The Water Authority started its Water Smart Landscapes Rebate program in 1999, Marshall said, offering residents 40 cents for every square foot of lawn they were willing to replace.

Valley dwellers, apartment managers and business owners took money from the authorities and replaced their thirsty blue grasses with sedimentary rocks, Nevada agaves and desert marigolds. The authority increased its reimbursement to $1 per square foot in 2003, then to $2 in 2007.

Now the authority is offering $3 per square foot up to 10,000 square feet, Marshall said. Then he offers $1.50 per square foot after that.

To date, landowners in the Las Vegas Valley have removed more than 200 million square feet of sod, converting it to water-efficient landscaping, Marshall said. That’s something like 72,000 individual projects.

“That’s enough turf to wrap an 18-inch-wide strip of turf around the circumference of the Earth,” he said.

That translates to 11.2 billion gallons of water saved last year, 163 billion gallons since the program began, Marshall said.

During the same period, the valley’s population has increased by 49%, but the amount of water it takes from the Colorado River has decreased by 26%, said Bronson Mack, a spokesman for the authority. .

A similar rebate program by Los Angeles’ Metropolitan Water District was estimated in 2015 to save up to 26 billion gallons of water each year, the Los Angeles Times reported.

In Colorado, Greeley’s turf replacement program, called Life after Lawn, is younger but still successful, said water conservation manager Dena Egenhoff. Since its launch in 2018, the program has helped homeowners replace more than 150,000 square feet of sod, saving an estimated 32 million gallons of water.

Not only does the program save water, it also saves homeowners money and their new native plants thrive much better in Colorado’s dry climate, Egenhoff said.

“They reduce their water bills and they can still have a beautiful landscape, regardless of current or future weather conditions,” she said.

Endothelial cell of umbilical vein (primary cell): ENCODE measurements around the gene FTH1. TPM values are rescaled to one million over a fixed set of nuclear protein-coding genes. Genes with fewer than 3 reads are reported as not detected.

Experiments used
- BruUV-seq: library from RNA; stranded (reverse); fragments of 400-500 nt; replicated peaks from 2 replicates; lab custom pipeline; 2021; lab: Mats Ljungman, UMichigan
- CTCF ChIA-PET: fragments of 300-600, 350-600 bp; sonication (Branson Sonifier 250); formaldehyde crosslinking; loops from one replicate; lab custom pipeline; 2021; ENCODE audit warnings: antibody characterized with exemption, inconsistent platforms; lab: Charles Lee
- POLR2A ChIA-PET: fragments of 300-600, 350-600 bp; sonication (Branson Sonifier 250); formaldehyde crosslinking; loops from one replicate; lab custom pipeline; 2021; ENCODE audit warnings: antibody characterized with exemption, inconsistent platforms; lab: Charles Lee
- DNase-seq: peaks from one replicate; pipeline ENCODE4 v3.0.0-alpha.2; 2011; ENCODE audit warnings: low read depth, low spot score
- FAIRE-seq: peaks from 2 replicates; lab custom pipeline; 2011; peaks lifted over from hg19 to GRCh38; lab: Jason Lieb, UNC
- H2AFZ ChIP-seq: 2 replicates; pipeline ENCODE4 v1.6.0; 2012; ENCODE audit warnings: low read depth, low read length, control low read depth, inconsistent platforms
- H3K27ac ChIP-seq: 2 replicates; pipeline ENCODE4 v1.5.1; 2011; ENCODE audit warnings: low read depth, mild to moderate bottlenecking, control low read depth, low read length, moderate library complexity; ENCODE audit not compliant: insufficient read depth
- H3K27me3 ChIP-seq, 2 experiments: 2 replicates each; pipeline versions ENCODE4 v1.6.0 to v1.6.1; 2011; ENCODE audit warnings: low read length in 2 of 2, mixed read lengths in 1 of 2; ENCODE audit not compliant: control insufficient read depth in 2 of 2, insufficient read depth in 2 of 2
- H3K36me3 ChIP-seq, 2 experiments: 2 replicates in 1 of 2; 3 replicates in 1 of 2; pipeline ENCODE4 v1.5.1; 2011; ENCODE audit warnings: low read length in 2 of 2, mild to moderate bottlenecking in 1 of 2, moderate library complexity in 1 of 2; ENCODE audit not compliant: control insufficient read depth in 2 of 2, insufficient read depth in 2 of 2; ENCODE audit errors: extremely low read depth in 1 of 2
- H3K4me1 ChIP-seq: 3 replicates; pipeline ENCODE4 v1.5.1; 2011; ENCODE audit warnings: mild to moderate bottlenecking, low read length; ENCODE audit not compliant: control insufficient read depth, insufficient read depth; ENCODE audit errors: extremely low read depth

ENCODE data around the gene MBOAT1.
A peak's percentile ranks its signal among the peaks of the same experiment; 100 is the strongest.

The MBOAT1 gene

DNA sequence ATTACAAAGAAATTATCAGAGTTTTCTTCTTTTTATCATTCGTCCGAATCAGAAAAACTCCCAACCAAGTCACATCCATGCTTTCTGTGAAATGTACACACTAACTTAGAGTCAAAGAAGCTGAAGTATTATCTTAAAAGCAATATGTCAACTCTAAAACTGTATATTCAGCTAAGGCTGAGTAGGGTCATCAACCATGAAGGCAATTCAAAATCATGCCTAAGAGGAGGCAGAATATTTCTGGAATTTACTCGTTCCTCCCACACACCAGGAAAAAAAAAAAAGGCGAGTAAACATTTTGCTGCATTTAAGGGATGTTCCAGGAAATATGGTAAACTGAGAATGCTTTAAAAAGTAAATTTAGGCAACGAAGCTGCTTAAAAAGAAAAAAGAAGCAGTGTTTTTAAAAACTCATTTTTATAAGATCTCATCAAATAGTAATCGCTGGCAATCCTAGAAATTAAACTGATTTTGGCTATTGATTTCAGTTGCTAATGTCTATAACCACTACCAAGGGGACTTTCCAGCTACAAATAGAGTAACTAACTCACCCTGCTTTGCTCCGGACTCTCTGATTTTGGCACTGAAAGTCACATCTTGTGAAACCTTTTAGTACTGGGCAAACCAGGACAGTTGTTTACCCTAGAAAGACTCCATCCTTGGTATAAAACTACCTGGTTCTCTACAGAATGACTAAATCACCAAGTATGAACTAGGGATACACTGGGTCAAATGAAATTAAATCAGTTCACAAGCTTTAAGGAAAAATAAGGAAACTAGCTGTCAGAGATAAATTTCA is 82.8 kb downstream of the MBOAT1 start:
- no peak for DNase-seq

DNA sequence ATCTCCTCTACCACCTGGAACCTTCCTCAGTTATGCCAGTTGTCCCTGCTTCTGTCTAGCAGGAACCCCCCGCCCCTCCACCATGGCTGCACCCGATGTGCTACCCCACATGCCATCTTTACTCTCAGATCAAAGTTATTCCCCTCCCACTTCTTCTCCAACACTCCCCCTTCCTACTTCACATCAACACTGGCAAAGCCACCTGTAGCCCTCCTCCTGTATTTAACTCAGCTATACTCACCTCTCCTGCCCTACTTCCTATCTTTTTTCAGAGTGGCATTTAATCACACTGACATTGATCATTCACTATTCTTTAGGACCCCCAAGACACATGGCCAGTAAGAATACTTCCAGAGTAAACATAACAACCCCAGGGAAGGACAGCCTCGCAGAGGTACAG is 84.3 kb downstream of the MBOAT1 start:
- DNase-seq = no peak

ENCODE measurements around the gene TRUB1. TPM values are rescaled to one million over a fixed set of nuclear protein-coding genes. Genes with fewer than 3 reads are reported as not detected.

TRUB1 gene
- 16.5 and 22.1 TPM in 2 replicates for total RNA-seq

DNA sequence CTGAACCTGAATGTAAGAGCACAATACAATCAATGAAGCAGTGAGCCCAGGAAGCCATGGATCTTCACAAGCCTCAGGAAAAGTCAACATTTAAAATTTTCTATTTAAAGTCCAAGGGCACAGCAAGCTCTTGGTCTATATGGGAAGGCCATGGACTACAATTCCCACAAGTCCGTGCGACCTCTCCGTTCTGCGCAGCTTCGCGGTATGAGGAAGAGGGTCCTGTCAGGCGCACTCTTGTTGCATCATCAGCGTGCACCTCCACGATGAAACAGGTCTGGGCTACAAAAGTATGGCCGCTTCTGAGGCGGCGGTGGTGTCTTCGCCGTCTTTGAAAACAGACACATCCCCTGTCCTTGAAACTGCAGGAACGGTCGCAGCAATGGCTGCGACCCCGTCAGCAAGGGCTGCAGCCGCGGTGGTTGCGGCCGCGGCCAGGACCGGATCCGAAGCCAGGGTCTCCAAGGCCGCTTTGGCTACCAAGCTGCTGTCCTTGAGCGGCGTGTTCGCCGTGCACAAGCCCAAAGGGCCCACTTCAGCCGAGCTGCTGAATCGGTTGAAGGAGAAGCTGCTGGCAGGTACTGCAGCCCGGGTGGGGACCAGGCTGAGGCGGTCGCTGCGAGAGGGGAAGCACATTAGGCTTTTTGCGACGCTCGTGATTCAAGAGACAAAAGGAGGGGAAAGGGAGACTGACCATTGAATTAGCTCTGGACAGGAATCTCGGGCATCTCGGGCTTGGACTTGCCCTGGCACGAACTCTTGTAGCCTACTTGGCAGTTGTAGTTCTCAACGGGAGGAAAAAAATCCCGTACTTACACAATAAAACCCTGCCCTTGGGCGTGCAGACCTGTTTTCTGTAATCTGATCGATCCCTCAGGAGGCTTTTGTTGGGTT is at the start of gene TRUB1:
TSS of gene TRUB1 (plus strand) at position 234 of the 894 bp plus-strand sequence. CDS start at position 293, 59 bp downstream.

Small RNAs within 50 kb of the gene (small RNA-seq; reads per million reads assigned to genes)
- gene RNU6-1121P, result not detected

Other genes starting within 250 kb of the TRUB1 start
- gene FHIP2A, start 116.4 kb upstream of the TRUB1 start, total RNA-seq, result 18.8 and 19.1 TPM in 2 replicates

Castle Rock’s turf replacement program has also saved millions of gallons. According to Water Efficiency Supervisor Rick Schultz, the city has reduced residential water use by 7% since its replacement program began in 2009. Non-residential properties became eligible for the rebates a decade later and have since reduced water consumption by around 29%, he mentioned.

Schultz said Castle Rock doesn’t dictate how people replace their grassy lawns, but offers a native plant database full of hundreds of options for grasses, flowers and shrubs that thrive in the high desert.

He calls it Colorado-scaping.

“We want it to look regionally appropriate,” Schultz said. “To promote a landscape that matches the look and feel of Colorado’s Front Range.”

Some people opt for sage and Russian yuccas, he said. Others go with switchgrass or Mexican feather grass.

Some don’t plant anything and install terraces, fire pits or artificial turf greens instead, he said. As long as it uses less water, it probably qualifies.

“Some people get really creative with it,” he said.

The voluntary nature of the program removes much of the controversy, Schultz also acknowledged.

Plus, many Coloradans are already interested, Egenhoff added. Greeley recently surveyed over 700 people and 59% of them expressed an interest in replacing their lawns and most of them cited cost as the main barrier.

Existing turf replacement programs are working, but they only cover about a quarter of the state’s population, Laura Belanger, a water resources engineer with Western Resource Advocates, told lawmakers during the committee hearing. from February.

The statewide proposal, which would start with about $4 million, could expand those existing programs and help start new ones, Belanger said.

Representatives from the Colorado Water Conservation Board, the Colorado Cattlemen’s Association and the Colorado River District intervened in support of the measure.

Plus, this kind of conservation effort can help reduce pressure on the agricultural industry, Catlin said.

The state’s drought contingency plan, finalized in 2019, includes a program that pays farmers not to plant crops and instead send their water downstream.

Likewise, the turf replacement program is another effective way to manage the state’s growing water demand, Catlin said. This would not dictate the specific types of plants that could be used to replace more water-dependent lawns and would instead leave that decision to local programs.

The committee unanimously approved the proposal, sending it to the House Appropriations Committee where it is expected to be heard in the coming weeks. If the measure is signed into law, the Colorado Water Conservation Board will have to develop a statewide turf replacement program by July 2023.